I look around, and then the woman’s reaching toward me, and I ignore the voice in my head and pull Bea up. My sister’s arms are locked around Mila, and Bea stares at me for a moment. I push her to my left as hard as I can, and we’re moving, my two sisters in front of me.

“Red—” I turn, but I can’t see him. “Bea, run!” I shout, but my voice is strained, and it’s suddenly got darker—clouds over the moon and—

Warm fingers close around my wrist.

I twist, see myself reflected in the Enhanced One’s eyes, see myself captured.

For a second, I freeze. Then I spring into action. I slam my fist into the woman’s face, kick out at the same time, turning so I can throw off her center of gravity. But she’s strong—too strong—and her grip doesn’t weaken. If anything it gets stronger. She pulls me closer, and I turn again, kicking out, adrenaline pumping through me.

Her arm snaps around my body, like a lock. And—

“Let us save you!”

Suddenly, there are more. More people, more mirror eyes. I scream at them, try to frighten them, even though I know it’s impossible—they only feel what they want to.

I twist against her body, manage to unlatch her arm from me, and duck as a flash of something gold flies toward me in the half-light. An augmenter? My mouth dries.

No.

No.

No.

I can’t take the poison that will steal my soul, fill me with artificiality, and never let me be the same again.

I turn, got to keep moving—but there are so many of them. They work in packs.

“Keelie!”

The scream comes from behind me, and I try to turn—think I see a figure and—

A gun goes off.

I gasp as something big and heavy hits me, and I fall forward, pulled down with one of them. I hit the ground hard and roll over, freeing myself from the Enhanced One’s weight. Pain flashes through me.

“Keelie?”

My head jerks up, and I taste blood on the roof of my mouth. My tongue feels too big.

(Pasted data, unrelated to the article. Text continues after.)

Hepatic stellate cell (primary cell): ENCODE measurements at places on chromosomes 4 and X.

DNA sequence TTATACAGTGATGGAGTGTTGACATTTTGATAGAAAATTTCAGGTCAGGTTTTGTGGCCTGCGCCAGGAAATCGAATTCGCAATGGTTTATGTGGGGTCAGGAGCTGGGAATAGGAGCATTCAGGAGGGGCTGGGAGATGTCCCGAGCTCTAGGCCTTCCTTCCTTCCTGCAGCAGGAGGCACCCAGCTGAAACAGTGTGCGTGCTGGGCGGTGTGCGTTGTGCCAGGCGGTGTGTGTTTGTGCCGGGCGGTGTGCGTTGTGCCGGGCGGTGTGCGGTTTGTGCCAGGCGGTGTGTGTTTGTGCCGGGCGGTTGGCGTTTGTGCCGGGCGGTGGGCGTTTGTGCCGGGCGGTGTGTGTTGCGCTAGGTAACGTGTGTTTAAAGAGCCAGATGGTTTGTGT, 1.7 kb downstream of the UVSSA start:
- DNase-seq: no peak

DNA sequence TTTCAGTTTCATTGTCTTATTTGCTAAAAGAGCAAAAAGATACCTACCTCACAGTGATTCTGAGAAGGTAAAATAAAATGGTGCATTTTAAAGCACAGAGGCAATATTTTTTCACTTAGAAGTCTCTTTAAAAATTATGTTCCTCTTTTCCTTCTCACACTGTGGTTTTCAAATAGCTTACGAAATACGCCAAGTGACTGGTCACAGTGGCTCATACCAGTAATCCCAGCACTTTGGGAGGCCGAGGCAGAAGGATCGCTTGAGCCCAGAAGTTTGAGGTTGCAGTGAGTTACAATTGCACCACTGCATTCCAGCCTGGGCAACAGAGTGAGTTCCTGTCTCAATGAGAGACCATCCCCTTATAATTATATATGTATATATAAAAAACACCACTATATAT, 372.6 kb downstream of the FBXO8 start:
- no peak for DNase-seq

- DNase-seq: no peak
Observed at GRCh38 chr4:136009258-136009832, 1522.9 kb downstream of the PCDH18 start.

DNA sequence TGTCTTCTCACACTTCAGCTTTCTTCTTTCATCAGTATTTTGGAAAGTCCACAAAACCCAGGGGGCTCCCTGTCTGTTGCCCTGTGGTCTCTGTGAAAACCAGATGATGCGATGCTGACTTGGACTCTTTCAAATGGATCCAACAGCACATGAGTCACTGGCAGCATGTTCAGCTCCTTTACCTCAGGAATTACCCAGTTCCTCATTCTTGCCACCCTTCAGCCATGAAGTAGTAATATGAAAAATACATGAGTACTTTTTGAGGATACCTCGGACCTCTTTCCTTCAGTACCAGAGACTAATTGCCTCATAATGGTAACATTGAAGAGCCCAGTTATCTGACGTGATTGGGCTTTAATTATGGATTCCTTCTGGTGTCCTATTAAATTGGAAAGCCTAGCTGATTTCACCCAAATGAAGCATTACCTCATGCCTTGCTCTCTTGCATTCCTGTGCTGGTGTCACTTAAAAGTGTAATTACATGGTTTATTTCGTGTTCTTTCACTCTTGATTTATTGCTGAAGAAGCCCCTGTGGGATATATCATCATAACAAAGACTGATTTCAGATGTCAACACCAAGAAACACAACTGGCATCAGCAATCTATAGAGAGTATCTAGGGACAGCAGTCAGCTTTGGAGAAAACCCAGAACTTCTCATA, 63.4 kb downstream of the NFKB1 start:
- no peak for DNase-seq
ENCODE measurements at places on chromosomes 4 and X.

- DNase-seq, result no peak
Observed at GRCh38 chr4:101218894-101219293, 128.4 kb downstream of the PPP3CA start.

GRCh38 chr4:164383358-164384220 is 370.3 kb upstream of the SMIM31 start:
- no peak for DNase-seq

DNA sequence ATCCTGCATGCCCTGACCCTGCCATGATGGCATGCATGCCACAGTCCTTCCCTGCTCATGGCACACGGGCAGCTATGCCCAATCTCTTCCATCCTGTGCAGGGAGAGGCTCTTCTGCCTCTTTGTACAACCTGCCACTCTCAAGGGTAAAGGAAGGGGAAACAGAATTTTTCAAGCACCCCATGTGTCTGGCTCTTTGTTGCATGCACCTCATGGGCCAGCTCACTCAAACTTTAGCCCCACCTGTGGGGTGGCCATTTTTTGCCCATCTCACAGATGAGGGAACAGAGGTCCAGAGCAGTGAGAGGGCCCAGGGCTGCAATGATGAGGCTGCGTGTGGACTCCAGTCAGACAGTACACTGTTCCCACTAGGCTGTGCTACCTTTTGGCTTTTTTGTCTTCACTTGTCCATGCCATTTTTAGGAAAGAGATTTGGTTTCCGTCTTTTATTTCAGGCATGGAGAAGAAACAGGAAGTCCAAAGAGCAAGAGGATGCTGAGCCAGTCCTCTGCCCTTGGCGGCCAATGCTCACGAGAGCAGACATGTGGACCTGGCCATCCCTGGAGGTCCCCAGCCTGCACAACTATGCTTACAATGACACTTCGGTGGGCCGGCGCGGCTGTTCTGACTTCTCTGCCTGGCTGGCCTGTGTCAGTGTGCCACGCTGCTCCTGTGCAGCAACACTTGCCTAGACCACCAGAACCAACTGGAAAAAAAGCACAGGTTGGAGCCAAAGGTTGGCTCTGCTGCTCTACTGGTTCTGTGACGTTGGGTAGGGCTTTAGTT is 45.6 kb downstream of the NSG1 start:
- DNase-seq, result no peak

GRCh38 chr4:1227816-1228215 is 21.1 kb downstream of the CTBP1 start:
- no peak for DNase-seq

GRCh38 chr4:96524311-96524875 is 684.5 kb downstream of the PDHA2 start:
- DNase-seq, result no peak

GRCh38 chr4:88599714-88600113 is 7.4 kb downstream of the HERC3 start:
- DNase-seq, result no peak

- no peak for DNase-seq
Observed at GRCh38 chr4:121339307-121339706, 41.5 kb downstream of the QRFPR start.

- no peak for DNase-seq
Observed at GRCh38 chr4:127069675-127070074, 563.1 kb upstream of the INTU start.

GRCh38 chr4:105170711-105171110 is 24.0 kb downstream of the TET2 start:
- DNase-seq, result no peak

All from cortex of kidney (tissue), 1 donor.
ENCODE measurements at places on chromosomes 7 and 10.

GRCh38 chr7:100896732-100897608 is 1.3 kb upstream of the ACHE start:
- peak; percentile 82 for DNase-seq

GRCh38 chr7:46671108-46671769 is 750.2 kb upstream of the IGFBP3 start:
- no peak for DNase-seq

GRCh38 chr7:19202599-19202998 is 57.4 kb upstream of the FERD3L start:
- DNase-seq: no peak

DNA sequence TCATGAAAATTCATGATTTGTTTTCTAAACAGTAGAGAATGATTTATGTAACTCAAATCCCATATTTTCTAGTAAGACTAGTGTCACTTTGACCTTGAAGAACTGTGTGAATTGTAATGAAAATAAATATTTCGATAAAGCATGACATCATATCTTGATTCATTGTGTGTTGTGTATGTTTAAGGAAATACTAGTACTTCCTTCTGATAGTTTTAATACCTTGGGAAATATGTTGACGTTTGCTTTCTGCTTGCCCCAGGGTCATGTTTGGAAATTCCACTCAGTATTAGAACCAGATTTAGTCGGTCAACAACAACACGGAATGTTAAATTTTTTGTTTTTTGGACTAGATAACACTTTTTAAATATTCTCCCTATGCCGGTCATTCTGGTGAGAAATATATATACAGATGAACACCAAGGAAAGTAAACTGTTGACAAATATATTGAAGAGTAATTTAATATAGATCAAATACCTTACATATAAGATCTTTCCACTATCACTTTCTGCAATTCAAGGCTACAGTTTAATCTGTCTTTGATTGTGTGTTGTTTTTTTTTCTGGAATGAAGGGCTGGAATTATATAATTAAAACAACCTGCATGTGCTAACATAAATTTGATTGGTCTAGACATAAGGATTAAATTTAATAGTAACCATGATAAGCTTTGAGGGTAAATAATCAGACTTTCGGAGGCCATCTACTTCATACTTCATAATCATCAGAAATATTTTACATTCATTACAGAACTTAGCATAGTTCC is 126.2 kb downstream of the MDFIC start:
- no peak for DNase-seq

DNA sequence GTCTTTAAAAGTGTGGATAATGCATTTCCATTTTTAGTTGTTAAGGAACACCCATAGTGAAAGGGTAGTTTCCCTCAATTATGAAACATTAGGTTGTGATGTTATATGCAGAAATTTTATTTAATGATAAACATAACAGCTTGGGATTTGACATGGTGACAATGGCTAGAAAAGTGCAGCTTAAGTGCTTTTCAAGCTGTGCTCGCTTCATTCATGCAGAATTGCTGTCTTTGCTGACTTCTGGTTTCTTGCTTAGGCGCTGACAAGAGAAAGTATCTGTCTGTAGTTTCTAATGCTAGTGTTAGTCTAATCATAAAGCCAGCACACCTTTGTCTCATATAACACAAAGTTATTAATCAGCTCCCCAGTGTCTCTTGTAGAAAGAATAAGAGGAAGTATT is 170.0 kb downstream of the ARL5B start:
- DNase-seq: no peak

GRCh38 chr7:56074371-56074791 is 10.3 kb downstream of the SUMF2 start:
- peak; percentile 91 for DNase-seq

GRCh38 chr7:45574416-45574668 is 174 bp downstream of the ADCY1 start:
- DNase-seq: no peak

Red has the gun—one of the elders’ guns. He stands there, with Bea screaming behind him. She’s cradling Mila, still trying to cover her ears. She shouts at me, tells me to get up. Red holds the weapon. At thirteen years old, he knows how to use it. We’re taught as soon as we’re responsible enough. He learned at the age of eight, and, two years later, on my own eighth birthday, I was old enough too.

I duck just in time to avoid his second shot.

My heart pounds. The ground pounds. Everything pounds, and I feel something building up within me—momentum, as if the world is suddenly going to stop, but I’ll go crashing forward. I cover my head with my arms, try to hunker down so I’m invisible. Coldness seeps into my body.

They fall around me—the Enhanced Ones. I see them, even though my left eye is pressed against the ground, blurring my vision.

Something wet splashes over me.

I stay still. Listening. Scared.

The screams are louder now. More of them. More of us?

It’s all right, I tell myself. It’ll be all right. It’ll be over soon.

And it will end in blood and tears. That’s what Caia-Lu has always said; suddenly, I see her face in front of me. Her eyes are haunted, and they’re sinking into their sockets, being drawn back, until they’re gone. Until there’s nothing there.

“Run!” a voice screams. Another voice—my father’s. “Run!”

I lift my head, move my arms slightly, try to see. But there’s—the air isn’t…it’s smoke. Smoke billows toward me. And there’s no one else, Bea and Red have gone. Disappeared. Something hisses loudly, crackles, up in the sky and—

“Run!”

I catapult forward, but I don’t know which way I’m going now, only that I’ve got to get out. Something’s on fire, and the vehicles are too close. The engines are running, but why haven’t people moved them, driven off? I turn to the left, look toward the hut where we store fuel, see the flames.

“Keep running!”